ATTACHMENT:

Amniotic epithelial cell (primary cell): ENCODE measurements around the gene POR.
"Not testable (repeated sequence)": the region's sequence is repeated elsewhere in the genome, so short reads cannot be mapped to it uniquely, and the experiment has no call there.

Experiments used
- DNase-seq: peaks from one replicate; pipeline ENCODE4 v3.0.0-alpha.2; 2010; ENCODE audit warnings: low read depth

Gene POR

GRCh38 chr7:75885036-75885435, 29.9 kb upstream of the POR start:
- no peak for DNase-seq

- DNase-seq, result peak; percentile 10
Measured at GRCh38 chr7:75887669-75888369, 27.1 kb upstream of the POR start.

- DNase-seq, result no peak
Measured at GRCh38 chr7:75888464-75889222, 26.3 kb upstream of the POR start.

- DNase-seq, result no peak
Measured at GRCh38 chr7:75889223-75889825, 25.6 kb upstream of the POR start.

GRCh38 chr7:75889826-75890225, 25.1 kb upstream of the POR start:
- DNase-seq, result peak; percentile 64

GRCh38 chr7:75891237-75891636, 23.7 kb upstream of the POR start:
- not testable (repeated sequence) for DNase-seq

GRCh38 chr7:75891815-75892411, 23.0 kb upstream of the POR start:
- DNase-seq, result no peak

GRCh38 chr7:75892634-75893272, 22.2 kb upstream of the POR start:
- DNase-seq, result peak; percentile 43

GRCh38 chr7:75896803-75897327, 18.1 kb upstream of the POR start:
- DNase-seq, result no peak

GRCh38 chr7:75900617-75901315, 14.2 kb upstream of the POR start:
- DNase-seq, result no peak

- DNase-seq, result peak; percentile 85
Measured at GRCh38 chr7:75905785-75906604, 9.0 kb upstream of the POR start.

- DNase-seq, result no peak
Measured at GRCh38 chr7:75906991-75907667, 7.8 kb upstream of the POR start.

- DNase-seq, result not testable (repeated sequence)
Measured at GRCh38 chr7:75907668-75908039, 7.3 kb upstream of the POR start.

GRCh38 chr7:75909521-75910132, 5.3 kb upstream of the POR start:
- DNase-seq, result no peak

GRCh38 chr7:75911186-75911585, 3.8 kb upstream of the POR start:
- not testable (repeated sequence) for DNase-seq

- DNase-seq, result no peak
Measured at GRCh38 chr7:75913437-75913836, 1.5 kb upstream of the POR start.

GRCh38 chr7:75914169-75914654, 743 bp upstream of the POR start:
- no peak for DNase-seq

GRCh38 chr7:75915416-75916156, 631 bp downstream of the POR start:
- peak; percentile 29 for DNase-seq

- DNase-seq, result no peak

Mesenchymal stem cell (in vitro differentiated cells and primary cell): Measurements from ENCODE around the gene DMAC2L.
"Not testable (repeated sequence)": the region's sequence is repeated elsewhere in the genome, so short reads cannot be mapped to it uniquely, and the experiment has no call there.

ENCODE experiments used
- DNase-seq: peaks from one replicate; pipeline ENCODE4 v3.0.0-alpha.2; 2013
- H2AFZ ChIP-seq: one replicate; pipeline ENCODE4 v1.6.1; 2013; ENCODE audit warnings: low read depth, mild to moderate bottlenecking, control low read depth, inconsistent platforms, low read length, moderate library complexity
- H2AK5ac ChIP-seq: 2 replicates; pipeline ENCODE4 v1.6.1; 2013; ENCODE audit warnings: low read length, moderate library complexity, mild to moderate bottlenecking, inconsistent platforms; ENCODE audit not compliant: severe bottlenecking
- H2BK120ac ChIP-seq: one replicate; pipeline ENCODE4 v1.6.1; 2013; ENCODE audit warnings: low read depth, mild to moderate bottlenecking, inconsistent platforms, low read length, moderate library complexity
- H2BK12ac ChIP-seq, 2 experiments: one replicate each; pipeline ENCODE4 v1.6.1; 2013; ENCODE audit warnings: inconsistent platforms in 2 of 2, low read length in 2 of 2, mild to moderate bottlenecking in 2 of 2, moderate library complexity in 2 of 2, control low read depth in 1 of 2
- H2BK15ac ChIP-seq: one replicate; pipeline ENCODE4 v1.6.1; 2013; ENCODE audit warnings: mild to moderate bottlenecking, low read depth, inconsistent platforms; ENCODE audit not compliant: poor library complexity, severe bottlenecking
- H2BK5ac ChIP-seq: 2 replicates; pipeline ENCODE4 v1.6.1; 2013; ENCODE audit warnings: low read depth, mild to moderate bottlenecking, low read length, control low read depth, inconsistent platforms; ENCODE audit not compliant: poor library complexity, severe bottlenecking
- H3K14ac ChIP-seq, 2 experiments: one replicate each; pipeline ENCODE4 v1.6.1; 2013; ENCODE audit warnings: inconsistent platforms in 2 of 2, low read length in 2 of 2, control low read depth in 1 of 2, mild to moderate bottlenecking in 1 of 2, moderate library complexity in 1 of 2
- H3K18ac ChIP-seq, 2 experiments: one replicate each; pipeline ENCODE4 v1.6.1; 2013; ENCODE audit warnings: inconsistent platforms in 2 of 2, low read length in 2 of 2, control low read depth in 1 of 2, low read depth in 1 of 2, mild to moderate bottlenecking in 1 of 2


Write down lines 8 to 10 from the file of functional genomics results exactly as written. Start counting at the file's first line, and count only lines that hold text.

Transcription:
- DNase-seq, result peak; percentile 10
Measured at GRCh38 chr7:75887669-75888369, 27.1 kb upstream of the POR start.

- DNase-seq, result no peak